Specific topics and questions to consider — an outline to build on:
Air and Water
–What are the roles of a husband?
–What are the roles of a wife?
This is a separate category because no other topic was so identified in research by Muslims and non-Muslims as a cause of divorce. Huh? Divorce? Yes, couples that have completely different ideas about these roles, and lacked the ability to concede or compromise — they often end their marriages.
“Air and Water” are essential for life, but we hardly ever have to talk about them. You might have additional topics that are “air and water” for you, but these two are different: they will affect everything else. If you are honest with each other now about your expectations, and if you can both breathe easily (accommodate each other), then later on, bi’idhnillah, you will only talk about these roles when you need to clear the air or get through murky waters. You can start the conversation in the abstract, what is the role of “a” husband and “a” wife, but you’re talking about each other.
Bread and Butter
–Finances including expectations of income and spending, who will work, what kind of work/income you would seek or refuse.
–Kids including how many and when, and how to raise them.
–Parents (ie., your kids’ grandparents, bi’idhnillah), other family, friends, socializing.
–Living arrangements including with or without parents and city/neighborhood and expectations of how big and how much.
Unlike “air and water” you can have as many bread and butter topics as you want. All of these things are important, and they may become the subject of arguments in a marriage if you do not discuss your expectations before marriage. But one thing that makes this category different from the others is that all the items are material or external in some fashion. Numbers, sizes, other people, stuff: how much of it do you want, by when, where, and does it even matter to you — assuming the other person has the same answers as you would be a mistake.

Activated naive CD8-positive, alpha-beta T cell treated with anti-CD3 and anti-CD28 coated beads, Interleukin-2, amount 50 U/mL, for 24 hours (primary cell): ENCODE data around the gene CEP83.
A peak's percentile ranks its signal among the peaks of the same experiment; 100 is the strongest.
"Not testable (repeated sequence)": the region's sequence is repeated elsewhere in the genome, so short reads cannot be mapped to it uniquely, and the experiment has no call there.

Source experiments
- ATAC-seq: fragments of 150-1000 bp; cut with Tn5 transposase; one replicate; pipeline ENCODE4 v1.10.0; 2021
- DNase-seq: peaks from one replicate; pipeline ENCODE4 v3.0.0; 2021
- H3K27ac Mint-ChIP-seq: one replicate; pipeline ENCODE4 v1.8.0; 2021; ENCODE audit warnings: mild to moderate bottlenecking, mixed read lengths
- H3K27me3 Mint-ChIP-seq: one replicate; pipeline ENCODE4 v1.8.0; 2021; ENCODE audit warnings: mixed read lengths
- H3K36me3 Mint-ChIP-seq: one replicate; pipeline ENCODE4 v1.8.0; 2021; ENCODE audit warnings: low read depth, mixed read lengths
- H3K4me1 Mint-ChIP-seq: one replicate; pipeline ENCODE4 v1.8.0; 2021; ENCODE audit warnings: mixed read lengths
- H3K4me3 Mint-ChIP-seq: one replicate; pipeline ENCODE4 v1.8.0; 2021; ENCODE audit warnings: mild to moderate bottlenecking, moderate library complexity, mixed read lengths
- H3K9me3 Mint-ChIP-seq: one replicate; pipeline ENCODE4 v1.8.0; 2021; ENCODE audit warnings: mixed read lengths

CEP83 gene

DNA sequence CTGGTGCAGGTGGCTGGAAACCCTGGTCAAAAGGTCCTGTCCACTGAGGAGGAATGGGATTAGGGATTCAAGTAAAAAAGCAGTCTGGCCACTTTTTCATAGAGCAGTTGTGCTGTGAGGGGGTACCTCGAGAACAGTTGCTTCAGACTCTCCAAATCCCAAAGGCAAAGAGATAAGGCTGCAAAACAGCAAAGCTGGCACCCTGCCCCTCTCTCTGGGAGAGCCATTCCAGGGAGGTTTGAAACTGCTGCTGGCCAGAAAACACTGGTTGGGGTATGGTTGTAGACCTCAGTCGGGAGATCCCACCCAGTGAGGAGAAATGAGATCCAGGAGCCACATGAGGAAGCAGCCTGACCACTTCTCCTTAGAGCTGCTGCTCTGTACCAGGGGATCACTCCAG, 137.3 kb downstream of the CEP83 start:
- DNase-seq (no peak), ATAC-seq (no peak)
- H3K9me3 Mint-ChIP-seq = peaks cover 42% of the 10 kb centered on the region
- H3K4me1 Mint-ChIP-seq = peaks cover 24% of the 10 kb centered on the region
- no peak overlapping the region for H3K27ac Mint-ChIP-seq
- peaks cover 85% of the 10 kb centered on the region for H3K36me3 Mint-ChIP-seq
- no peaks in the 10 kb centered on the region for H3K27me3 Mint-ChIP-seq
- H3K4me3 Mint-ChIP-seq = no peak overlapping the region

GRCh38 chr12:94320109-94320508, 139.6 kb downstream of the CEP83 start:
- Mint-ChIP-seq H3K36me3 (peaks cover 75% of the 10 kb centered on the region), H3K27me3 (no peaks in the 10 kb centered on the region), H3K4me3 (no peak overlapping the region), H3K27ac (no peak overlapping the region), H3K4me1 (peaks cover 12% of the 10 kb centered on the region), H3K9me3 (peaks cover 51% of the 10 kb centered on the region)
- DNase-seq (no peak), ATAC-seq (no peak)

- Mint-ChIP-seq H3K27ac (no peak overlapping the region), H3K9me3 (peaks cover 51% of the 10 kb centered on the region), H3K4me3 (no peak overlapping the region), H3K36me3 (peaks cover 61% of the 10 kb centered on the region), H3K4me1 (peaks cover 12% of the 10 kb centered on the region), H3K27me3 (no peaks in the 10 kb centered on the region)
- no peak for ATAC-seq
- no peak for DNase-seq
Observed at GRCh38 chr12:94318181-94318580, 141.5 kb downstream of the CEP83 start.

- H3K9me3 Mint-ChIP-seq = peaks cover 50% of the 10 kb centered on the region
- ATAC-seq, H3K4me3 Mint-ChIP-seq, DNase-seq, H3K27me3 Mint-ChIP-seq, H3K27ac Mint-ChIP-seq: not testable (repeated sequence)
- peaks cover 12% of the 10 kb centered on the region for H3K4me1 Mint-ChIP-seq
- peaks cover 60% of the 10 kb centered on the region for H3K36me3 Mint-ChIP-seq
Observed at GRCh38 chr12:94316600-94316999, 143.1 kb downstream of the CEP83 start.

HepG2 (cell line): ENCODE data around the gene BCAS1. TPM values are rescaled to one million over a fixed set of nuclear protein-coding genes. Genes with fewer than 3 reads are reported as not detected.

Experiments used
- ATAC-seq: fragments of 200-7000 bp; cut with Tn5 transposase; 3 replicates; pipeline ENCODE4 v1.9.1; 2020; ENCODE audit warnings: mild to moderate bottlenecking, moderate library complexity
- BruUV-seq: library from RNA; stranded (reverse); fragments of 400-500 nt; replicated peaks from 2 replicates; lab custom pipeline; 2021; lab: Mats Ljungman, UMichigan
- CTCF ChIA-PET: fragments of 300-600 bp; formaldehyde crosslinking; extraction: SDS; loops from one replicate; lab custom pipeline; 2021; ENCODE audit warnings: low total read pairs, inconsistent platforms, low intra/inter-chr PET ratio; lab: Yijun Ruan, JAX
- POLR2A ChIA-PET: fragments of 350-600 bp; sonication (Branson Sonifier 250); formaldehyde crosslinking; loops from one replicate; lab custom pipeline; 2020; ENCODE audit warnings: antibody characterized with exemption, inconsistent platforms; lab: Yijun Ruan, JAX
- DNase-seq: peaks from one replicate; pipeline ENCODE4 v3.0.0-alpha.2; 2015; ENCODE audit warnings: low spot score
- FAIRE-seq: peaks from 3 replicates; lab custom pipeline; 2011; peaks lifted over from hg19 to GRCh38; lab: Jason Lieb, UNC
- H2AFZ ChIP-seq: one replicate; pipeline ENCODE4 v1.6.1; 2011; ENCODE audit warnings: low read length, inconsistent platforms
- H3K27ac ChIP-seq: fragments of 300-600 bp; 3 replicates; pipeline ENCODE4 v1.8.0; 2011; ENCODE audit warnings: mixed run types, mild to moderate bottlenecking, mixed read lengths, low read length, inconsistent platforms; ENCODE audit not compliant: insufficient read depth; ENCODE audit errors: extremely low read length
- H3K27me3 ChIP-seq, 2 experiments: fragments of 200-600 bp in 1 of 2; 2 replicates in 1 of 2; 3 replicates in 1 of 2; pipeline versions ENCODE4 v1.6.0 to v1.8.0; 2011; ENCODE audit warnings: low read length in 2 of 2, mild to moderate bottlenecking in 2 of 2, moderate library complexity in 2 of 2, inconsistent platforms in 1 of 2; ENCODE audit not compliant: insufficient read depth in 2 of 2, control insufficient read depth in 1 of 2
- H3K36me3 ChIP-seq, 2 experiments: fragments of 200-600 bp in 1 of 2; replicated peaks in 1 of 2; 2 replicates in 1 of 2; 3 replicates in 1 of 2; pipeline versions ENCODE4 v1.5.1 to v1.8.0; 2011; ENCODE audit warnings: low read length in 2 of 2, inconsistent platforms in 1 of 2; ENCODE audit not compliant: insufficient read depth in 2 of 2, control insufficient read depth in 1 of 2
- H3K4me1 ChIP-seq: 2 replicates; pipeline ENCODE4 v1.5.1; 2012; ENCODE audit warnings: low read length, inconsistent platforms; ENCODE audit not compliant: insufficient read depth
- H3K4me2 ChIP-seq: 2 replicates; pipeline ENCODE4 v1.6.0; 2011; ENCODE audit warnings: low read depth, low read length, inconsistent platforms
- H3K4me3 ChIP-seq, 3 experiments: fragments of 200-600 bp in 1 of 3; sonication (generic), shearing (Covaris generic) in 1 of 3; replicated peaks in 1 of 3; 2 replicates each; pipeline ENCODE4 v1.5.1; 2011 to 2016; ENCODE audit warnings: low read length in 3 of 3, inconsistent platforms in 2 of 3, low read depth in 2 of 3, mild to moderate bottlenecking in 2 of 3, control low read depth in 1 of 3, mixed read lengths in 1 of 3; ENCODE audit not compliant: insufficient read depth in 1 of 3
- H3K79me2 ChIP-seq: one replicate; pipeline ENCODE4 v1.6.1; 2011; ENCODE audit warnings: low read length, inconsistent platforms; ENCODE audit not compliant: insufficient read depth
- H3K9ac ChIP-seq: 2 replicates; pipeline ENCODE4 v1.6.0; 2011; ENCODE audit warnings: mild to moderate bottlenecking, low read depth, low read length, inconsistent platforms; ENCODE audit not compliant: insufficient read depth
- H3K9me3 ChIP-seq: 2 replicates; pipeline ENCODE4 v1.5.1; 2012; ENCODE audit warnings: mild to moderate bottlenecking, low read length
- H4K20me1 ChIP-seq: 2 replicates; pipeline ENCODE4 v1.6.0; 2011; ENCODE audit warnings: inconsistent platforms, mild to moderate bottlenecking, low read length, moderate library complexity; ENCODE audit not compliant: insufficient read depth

If you pay close attention to the discussions you and your potential spouse have during bread and butter topics, you will not only address each other’s expectations, bi ‘idhnillah, but also learn a lot about each other’s character.
For the same reason have conversations about goals and accomplishments, past and future — find out how each of you defines an accomplishment. See how much your goals, expectations, and priorities match with each other.
Note: see “poison pills.” When it comes to any conversation, but especially for a veiled gem, you are not digging for faults, but searching for genuine understanding. Allah is ar Rahman nir Raheem — you can be forgiving and merciful to each other without being judgmental, while thinking seriously about your compatibility.
Anything at all about which you yourself do not care while you speak. Even a noble subject, if you talk about it when you do not care what you or the other person are saying could become ghafla. There is also the disastrous possibility that the other person will see you do not care about the conversation and believe you do not care about them — (perhaps) mistaking your attitude.
Immodest conversations in general. Imagine the two of you were sitting in a room with the woman’s father, and the man’s mother. if you think the topic would cause the mother to look away or the father to pull out a sword, then you’re probably thinking of a topic that should not be discussed. Maybe the problem is only that immodest words are being used to discuss a topic that is permissible for you — so exercise good judgment.
What happened to deen?
The Prophet sull Allaho alayhi wa sallam praised the quality of deen in a future spouse above wealth, beauty, family, and nobility.
Yet, you should realize that finding a religious person is not enough. You should have other things in common before marriage. Do look for a religious spouse, and choose one who is more compatible with you.
And a word of wisdom from past TDCs spoken by multiple shuyukh and advocates: when you search for a religious spouse, ask yourself if she would be happy with your religiosity, too! As Shaykh Yaser puts it, “Would you marry you?” — in this context would you be satisfied with a spouse who was only as religious as you?
Specific sources used in developing this handout: Fiqh of Love and Practimate.com (with Shaykh Yaser Birjas), 10 Conversations You Must Have Before Marriage by Dr. Guy Grenier, 1001 Questions to Ask Before You Get Married by Monica Mendez Leahy, Article posted in the Al Maghrib forums by Rabbi Mordecai Rottman, MA, “Four things to look for in a spouse.”